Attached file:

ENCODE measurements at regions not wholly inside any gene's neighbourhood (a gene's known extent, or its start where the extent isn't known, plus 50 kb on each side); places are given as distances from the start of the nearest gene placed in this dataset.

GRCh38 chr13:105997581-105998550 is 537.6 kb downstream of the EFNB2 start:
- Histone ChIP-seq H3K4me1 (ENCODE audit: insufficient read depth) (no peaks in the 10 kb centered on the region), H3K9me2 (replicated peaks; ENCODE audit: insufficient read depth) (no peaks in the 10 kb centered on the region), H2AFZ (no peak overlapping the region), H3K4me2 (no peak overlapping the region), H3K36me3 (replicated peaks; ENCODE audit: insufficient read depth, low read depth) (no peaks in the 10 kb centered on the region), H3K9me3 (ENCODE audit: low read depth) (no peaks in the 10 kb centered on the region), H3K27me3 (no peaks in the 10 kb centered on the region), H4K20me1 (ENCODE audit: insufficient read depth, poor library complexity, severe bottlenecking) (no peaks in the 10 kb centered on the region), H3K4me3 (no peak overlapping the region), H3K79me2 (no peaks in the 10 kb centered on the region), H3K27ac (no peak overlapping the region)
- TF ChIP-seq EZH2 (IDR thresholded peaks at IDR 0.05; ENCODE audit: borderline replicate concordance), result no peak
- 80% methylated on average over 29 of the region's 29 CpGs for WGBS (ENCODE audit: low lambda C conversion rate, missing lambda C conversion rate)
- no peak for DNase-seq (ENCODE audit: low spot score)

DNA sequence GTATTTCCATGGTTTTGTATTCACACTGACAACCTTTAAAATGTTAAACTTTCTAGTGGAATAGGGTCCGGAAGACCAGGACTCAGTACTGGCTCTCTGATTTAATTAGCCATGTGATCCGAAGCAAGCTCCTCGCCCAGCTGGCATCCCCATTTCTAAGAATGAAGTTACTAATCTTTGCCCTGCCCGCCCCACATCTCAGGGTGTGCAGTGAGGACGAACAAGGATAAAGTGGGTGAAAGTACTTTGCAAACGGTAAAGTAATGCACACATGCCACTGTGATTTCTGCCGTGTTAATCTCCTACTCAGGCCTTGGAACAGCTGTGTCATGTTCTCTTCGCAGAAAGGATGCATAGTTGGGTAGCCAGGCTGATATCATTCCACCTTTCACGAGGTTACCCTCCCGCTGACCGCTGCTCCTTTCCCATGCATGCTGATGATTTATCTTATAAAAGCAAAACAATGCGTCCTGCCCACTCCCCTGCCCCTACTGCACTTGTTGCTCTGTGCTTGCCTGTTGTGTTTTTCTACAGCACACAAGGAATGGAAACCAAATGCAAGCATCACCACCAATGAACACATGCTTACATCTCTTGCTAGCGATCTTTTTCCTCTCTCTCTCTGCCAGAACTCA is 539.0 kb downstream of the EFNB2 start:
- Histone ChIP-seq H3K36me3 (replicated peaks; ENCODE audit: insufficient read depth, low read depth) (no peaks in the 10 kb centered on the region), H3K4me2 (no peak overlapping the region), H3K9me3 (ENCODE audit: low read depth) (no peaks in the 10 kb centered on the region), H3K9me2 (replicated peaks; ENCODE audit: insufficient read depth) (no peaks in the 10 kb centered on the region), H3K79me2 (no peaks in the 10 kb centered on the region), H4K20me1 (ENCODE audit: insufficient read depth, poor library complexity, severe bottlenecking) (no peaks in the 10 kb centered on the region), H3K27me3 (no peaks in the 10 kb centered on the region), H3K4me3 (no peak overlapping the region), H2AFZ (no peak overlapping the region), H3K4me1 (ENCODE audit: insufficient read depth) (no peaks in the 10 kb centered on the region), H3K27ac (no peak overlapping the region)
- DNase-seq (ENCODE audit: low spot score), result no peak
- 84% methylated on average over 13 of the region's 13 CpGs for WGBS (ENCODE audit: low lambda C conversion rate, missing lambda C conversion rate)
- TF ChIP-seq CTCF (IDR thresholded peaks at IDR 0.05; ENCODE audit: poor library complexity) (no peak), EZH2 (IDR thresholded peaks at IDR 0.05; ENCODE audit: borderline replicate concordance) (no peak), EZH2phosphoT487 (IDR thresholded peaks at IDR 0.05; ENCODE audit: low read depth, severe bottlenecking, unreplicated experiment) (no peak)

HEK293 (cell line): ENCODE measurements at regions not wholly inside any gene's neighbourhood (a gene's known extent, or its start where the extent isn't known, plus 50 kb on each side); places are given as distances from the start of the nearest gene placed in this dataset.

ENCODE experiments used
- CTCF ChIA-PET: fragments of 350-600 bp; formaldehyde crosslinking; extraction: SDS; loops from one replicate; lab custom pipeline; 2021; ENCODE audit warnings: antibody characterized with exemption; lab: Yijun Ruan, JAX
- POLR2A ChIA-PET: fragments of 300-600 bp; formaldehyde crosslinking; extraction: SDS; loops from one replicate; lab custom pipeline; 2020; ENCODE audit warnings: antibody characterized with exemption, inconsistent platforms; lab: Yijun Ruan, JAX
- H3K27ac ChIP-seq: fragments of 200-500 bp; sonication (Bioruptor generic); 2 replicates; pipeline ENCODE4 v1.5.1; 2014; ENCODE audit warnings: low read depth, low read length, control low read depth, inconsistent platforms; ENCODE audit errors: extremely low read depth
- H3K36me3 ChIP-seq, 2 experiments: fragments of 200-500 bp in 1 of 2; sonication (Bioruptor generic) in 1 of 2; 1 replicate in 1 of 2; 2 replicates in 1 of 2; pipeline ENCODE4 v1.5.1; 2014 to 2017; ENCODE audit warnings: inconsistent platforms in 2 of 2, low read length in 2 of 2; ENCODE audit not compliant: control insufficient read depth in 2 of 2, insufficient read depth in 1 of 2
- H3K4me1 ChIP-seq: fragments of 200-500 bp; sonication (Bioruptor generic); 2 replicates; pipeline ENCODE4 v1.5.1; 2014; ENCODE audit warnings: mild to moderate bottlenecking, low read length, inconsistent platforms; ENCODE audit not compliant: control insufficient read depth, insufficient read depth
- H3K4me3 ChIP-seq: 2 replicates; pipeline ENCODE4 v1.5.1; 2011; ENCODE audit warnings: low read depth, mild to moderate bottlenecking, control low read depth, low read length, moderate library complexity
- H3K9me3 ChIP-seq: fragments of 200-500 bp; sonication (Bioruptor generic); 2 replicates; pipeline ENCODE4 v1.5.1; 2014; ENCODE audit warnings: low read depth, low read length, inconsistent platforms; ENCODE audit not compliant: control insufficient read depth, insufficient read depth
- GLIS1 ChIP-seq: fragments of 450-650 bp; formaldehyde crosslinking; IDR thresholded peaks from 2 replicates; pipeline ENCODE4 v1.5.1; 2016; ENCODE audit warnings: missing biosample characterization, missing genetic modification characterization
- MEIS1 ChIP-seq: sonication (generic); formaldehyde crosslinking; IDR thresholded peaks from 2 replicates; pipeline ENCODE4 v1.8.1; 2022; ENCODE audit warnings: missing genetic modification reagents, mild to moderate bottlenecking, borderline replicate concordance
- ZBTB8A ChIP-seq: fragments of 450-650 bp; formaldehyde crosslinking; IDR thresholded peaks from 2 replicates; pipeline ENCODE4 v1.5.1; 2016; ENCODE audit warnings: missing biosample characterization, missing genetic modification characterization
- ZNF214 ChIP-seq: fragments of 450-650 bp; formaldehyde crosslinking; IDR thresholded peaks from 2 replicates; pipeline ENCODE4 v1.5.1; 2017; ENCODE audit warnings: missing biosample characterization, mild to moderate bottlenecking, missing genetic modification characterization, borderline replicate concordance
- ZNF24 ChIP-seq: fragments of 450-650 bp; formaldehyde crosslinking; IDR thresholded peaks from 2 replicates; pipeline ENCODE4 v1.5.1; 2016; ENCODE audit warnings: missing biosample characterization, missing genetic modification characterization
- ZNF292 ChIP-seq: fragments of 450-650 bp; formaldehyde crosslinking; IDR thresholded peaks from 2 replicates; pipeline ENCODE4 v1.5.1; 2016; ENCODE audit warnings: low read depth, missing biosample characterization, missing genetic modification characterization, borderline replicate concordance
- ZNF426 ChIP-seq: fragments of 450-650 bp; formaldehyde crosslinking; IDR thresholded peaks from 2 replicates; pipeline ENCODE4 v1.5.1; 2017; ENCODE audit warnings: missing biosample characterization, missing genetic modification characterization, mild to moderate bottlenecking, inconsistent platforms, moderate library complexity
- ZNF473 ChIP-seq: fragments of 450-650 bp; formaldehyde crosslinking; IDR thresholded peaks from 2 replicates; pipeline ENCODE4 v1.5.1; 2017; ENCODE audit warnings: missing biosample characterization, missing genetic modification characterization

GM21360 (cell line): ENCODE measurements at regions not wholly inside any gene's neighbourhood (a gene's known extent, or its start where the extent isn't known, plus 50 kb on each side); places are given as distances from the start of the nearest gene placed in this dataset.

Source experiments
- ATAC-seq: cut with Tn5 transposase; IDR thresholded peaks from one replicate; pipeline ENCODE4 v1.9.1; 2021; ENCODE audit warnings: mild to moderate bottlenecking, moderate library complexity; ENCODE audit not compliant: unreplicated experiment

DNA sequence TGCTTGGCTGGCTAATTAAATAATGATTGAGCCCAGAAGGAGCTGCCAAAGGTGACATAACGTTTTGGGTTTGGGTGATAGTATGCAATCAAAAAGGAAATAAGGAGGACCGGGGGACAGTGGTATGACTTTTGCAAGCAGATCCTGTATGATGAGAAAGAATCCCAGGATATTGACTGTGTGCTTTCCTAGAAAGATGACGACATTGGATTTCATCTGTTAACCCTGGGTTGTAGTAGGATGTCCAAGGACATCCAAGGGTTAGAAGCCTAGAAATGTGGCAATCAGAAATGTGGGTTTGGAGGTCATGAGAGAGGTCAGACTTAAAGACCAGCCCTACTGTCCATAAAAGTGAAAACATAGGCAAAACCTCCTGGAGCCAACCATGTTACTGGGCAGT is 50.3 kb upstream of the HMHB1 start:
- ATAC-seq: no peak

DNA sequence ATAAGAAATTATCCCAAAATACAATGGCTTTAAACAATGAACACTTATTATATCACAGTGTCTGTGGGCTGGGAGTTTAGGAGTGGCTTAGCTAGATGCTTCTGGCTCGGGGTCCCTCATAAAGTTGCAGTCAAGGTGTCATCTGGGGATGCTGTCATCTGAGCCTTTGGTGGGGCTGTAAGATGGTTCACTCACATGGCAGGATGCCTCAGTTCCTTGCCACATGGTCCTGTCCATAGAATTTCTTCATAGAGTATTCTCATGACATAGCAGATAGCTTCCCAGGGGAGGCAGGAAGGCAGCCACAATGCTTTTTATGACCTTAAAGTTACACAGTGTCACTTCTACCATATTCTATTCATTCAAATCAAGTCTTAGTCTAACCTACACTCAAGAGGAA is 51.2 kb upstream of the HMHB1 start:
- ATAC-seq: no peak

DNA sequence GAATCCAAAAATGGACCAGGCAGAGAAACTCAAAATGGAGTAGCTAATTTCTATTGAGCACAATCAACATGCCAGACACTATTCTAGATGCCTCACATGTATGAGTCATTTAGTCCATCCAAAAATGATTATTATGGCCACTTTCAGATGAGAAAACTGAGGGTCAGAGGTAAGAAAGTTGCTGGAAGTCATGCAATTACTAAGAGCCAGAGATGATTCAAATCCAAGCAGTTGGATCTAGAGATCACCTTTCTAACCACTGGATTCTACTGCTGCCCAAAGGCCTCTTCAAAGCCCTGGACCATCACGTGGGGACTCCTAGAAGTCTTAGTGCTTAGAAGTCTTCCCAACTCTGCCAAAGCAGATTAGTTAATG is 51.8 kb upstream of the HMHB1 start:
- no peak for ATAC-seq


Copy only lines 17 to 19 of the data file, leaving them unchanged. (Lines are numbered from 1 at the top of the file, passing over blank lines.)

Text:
- H3K36me3 ChIP-seq, 2 experiments: fragments of 200-500 bp in 1 of 2; sonication (Bioruptor generic) in 1 of 2; 1 replicate in 1 of 2; 2 replicates in 1 of 2; pipeline ENCODE4 v1.5.1; 2014 to 2017; ENCODE audit warnings: inconsistent platforms in 2 of 2, low read length in 2 of 2; ENCODE audit not compliant: control insufficient read depth in 2 of 2, insufficient read depth in 1 of 2
- H3K4me1 ChIP-seq: fragments of 200-500 bp; sonication (Bioruptor generic); 2 replicates; pipeline ENCODE4 v1.5.1; 2014; ENCODE audit warnings: mild to moderate bottlenecking, low read length, inconsistent platforms; ENCODE audit not compliant: control insufficient read depth, insufficient read depth
- H3K4me3 ChIP-seq: 2 replicates; pipeline ENCODE4 v1.5.1; 2011; ENCODE audit warnings: low read depth, mild to moderate bottlenecking, control low read depth, low read length, moderate library complexity